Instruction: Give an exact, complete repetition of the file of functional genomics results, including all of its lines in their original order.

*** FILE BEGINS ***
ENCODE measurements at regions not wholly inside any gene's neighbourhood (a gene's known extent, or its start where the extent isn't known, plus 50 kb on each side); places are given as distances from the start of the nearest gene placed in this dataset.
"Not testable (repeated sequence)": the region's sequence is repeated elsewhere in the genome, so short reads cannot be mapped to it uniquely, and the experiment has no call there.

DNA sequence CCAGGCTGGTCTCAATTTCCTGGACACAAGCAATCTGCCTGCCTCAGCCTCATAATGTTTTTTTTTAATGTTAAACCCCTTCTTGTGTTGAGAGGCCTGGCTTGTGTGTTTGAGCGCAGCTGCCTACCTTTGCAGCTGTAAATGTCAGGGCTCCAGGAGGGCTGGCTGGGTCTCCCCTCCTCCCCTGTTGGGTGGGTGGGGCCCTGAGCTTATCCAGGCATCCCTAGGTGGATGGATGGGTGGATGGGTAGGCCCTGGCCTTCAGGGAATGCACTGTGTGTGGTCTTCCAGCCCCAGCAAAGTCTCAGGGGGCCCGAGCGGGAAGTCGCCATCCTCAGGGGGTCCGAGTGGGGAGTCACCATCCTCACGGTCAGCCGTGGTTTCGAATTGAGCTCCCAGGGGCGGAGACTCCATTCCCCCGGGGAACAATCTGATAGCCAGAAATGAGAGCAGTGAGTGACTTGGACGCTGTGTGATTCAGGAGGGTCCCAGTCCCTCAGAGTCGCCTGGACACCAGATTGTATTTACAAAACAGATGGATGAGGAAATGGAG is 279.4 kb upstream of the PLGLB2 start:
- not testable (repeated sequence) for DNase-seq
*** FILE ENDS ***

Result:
ENCODE measurements at regions not wholly inside any gene's neighbourhood (a gene's known extent, or its start where the extent isn't known, plus 50 kb on each side); places are given as distances from the start of the nearest gene placed in this dataset.
"Not testable (repeated sequence)": the region's sequence is repeated elsewhere in the genome, so short reads cannot be mapped to it uniquely, and the experiment has no call there.

DNA sequence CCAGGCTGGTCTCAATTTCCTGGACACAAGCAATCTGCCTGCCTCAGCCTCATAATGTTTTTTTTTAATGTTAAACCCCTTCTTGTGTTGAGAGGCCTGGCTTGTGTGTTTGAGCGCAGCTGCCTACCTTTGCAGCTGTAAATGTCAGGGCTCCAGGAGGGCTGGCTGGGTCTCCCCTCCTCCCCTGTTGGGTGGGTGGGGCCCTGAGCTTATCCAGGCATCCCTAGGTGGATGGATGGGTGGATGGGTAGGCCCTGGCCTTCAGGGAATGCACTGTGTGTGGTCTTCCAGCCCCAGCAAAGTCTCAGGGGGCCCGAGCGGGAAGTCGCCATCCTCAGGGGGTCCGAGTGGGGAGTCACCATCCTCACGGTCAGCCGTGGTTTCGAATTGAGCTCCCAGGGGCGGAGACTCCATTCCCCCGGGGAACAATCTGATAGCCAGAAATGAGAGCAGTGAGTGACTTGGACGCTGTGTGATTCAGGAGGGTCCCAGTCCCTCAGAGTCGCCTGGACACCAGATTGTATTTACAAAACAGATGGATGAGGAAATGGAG is 279.4 kb upstream of the PLGLB2 start:
- not testable (repeated sequence) for DNase-seq